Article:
May 2005, Issue 21
Your College and You
Thank you for your interest in receiving breaking news and professional information from the College.
In this Issue:
An increased supply of newly qualified teachers and a return to lower retirement rates has dealt with the crisis in teacher numbers that the College first brought to public attention eight years ago.
College study shows Ontario teacher shortage is over
The general teacher shortage is over but high demand for teachers of French, physics, chemistry, math, business studies and technological education persist, the College says.
In the cover story of Professionally Speaking published today, the College says its data shows that an increased supply of newly qualified teachers and a return to lower retirement rates has dealt with the crisis in teacher numbers that the College first brought to public attention eight years ago.
Even with recent provincial government funding that will spur the hiring of new teachers to meet literacy, numeracy, physical education and arts programming needs, the existing supply of teachers meets most projected needs.
College data shows:
- The annual retirement rate is now headed steadily downward.
- Government-funded spaces at Ontario faculties jumped from 5,000 in '98-99 to 6,500 in 2000-01, a level that continues today.
- Fewer teachers are leaving the profession in the early years of teaching. Only one in 13 leave in their first three years.
- New teacher education programs have emerged in the province.
- Interest in teaching has surged - 15,000 apply to education faculties now compared to 8,000 in '97-98.
- US border colleges have added to the supply. In 1998, American-based teacher education programs provided 500 teacher candidates per year. By 2002, the number of US grads applying for College membership in Ontario rose to 1,300.
- School boards also have access to a growing pool of retirees who can work for up to 95 school days a year without affecting their pensions.
- College membership has grown from 172,000 in 1998 to 193,000 in 2004. Teachers must be licensed by the College to teach in Ontario's publicly funded schools.
Evidence also shows that school boards are challenged to fill school leadership roles.
So far this decade about 1,000 teachers a year have completed their Principal's Qualification certification. However, over the last few years, the College has granted roughly 175 Temporary Letters of Approval to school boards each year to enable boards to fill principal and vice-principal positions with people who do not have the qualifications for those roles. The leadership shortage is most severe in French-language school boards.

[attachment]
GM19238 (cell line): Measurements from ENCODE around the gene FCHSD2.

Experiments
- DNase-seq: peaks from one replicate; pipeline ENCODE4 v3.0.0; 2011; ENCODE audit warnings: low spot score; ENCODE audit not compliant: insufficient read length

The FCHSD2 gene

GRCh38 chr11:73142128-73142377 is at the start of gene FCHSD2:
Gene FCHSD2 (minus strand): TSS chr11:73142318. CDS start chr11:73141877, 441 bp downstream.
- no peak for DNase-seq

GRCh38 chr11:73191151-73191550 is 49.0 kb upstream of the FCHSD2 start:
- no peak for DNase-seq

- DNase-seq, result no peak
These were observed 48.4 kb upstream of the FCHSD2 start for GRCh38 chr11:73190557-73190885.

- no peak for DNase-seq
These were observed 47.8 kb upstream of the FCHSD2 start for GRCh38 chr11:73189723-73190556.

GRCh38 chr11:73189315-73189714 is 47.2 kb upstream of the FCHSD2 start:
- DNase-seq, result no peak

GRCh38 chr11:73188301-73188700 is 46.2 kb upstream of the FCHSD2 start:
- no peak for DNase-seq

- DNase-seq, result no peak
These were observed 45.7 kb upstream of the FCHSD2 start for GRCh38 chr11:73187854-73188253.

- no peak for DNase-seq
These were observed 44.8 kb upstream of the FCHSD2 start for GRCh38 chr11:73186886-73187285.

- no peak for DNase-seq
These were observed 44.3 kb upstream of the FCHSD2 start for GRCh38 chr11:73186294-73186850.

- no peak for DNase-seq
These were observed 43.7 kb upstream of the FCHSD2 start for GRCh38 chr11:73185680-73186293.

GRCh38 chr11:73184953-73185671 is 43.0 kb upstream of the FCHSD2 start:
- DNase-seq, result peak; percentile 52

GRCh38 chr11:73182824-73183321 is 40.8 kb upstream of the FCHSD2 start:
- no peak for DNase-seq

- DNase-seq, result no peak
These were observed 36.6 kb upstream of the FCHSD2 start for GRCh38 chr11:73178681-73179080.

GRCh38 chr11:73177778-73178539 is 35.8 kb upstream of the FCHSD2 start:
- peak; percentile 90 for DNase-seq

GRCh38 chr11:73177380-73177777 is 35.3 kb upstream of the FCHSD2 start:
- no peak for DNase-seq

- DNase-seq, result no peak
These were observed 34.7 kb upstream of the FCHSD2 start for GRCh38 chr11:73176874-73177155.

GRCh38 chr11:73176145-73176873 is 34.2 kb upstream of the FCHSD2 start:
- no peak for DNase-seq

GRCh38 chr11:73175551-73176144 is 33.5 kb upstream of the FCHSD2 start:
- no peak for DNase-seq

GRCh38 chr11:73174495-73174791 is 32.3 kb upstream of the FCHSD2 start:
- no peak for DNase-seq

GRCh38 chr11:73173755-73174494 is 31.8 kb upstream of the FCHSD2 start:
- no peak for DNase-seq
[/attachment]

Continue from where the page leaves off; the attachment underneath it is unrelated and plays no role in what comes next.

Click here to see the media release.
NetWatch offers reviews of more than 150 web sites of interest to teachers, including the Burlington Public Library site for kids above.
Links to sites for teachers
Every issue of the College's magazine, Professionally Speaking, features a review of web sites of special interest to teachers. Whether it's sites designed to stretch a child's imagination through reading and writing, or sites offering free classroom resources or back-to-school tips, NetWatch offers a synopsis of a web site from an educational perspective.
Now we have compiled all of these NetWatch tips into an archive. Web sites are arranged by alphabet, with more than 150 sites reviewed in French and English. With a quick click of the mouse, you'll have access to a multitude of information without having to leave your classroom.
For more information about NetWatch or to submit a NetWatch suggestion, please contact Lynda Scarrow at email@example.com.
Your College And You
If you do not wish to continue receiving Your College And You, click here to change your profile in the Members' Area.
If you wish to reply to this message, please provide your name and registration number so that we can provide an accurate and detailed response.
Ontario College of Teachers © 2005